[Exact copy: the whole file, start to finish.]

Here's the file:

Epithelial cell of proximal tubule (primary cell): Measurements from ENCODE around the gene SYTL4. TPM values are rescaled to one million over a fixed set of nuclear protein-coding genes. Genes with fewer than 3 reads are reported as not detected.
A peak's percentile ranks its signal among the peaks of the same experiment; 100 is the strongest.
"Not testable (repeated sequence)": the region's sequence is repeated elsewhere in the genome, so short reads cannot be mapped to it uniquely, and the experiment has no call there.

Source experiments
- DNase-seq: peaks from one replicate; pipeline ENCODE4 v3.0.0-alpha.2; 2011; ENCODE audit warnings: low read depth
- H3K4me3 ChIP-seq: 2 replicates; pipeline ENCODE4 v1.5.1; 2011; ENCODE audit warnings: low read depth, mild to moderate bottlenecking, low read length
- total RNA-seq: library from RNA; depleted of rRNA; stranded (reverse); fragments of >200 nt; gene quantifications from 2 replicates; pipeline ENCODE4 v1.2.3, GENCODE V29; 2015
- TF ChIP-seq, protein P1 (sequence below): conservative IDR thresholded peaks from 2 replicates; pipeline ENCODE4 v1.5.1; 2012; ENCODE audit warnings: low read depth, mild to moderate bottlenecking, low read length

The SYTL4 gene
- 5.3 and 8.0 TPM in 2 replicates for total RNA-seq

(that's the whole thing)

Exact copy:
Epithelial cell of proximal tubule (primary cell): Measurements from ENCODE around the gene SYTL4. TPM values are rescaled to one million over a fixed set of nuclear protein-coding genes. Genes with fewer than 3 reads are reported as not detected.
A peak's percentile ranks its signal among the peaks of the same experiment; 100 is the strongest.
"Not testable (repeated sequence)": the region's sequence is repeated elsewhere in the genome, so short reads cannot be mapped to it uniquely, and the experiment has no call there.

Source experiments
- DNase-seq: peaks from one replicate; pipeline ENCODE4 v3.0.0-alpha.2; 2011; ENCODE audit warnings: low read depth
- H3K4me3 ChIP-seq: 2 replicates; pipeline ENCODE4 v1.5.1; 2011; ENCODE audit warnings: low read depth, mild to moderate bottlenecking, low read length
- total RNA-seq: library from RNA; depleted of rRNA; stranded (reverse); fragments of >200 nt; gene quantifications from 2 replicates; pipeline ENCODE4 v1.2.3, GENCODE V29; 2015
- TF ChIP-seq, protein P1 (sequence below): conservative IDR thresholded peaks from 2 replicates; pipeline ENCODE4 v1.5.1; 2012; ENCODE audit warnings: low read depth, mild to moderate bottlenecking, low read length

The SYTL4 gene
- 5.3 and 8.0 TPM in 2 replicates for total RNA-seq